is the inestimable gift of God's Holy Spirit. And verily, so sure as Jesus prayed this prayer on earth unto his Father, thou, even thou, wast in his all-seeing eye, hadst a place in his loving heart, and hast an interest in his finished salvation. Therefore, be assured thou shalt most certainly be brought to glory, to ascribe sal. vation to God and the Lamb, through the happy, happy ages of a never-ending eternity. For so is the righteous challenge of our Saviour, “Father, I will that they also, whom thou hast given me, be with me where I am; that they may behold my glory," John xvii. 24.

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MARCH 16.-I will lift up mine eyes unto the hills, from whence cometh my help.—Psalm cxxi. 1.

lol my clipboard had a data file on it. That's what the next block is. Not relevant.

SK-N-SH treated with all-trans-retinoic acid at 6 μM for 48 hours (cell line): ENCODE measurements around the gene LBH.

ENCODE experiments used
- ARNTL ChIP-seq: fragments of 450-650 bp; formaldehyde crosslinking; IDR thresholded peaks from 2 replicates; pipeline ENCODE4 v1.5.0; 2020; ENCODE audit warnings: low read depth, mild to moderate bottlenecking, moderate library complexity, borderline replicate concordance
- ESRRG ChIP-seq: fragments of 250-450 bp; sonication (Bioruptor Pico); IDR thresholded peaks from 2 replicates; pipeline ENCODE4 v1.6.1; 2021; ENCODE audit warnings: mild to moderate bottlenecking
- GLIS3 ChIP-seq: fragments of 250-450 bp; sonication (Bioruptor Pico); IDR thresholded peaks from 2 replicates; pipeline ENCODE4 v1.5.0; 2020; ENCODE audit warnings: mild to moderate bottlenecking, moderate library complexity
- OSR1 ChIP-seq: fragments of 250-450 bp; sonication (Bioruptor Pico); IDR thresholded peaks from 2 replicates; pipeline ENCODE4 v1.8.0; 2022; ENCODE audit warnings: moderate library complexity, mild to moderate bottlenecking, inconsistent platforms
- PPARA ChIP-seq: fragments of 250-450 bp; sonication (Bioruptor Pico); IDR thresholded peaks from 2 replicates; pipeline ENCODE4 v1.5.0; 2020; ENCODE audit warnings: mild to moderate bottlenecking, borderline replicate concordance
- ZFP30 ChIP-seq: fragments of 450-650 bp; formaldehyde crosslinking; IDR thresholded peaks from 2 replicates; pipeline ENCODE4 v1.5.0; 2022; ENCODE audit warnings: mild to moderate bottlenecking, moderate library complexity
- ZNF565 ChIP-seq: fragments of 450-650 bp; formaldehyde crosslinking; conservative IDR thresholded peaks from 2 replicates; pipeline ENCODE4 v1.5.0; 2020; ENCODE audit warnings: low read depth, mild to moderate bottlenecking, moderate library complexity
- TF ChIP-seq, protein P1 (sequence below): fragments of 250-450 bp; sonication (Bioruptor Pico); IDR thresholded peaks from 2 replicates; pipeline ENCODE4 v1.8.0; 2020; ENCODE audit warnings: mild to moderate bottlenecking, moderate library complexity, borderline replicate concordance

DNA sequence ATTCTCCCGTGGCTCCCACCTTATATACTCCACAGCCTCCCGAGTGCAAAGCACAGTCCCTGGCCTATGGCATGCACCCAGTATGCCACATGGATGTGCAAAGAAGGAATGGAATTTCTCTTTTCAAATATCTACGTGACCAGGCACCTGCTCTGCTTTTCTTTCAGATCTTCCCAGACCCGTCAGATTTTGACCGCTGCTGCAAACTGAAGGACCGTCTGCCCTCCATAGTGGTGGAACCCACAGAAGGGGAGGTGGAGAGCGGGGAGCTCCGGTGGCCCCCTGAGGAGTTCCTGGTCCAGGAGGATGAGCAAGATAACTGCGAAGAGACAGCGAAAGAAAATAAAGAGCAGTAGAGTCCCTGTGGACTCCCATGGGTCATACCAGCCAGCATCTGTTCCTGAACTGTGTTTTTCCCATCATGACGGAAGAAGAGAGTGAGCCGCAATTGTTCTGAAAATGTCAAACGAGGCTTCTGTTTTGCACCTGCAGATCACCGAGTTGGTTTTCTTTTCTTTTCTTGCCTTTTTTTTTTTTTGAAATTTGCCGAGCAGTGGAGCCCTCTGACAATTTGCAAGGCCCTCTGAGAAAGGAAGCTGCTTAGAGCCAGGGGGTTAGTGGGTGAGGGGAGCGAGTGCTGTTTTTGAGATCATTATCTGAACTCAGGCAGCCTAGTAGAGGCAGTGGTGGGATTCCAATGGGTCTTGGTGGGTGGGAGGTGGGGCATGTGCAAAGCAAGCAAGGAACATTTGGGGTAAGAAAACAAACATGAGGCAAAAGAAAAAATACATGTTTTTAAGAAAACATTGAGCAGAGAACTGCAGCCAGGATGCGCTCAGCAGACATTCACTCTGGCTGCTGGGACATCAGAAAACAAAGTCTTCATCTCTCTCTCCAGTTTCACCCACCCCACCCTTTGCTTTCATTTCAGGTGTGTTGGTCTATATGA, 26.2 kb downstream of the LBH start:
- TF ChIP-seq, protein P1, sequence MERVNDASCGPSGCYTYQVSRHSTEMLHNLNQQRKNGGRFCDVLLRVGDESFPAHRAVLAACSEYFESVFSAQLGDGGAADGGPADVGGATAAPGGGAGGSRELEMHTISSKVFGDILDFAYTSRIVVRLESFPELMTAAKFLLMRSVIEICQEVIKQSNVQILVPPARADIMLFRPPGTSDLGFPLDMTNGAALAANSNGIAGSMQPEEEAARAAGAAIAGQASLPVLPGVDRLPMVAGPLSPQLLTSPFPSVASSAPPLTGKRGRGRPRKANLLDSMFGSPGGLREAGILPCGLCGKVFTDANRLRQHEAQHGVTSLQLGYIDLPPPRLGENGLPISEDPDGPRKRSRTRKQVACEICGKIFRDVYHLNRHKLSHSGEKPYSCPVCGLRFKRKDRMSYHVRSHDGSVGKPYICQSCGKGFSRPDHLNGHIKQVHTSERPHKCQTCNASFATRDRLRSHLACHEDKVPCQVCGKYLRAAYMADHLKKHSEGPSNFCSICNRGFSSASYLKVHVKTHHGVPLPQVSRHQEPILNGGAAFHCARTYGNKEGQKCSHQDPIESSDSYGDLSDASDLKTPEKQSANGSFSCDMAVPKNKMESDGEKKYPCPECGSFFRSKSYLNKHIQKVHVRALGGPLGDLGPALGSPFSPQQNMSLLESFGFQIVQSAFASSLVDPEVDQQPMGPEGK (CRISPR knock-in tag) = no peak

The most comforting subject to a spiritual mind, the most delightful object to a spiritual eye, is “God in Christ, reconciled to us, not imputing trespasses unto us.” The hills afford us a pleasing idea of Jesus. As they are elevated parts of the same earth with the lowest valley; so Jesus was found in fashion as a man; took on him the same nature, and was in all things like unto his brethren, sin only excepted. Wherefore “God hath highly exalted him, and given him a name above every name;" (Phil. ii. 9;) even the precious name, Jesus, the Saviour. We can never dwell too much upon the human form and humble appearance of him, while we entertain the most exalted ideas of his eternal power and Godhead. “He bore our sins, and carried our sorrows;" all our help is laid upon him, all our hope is in him, and all our help cometh from him. And for the encouragement of faith, his word assures us of his love towards sinners, and his power to help them.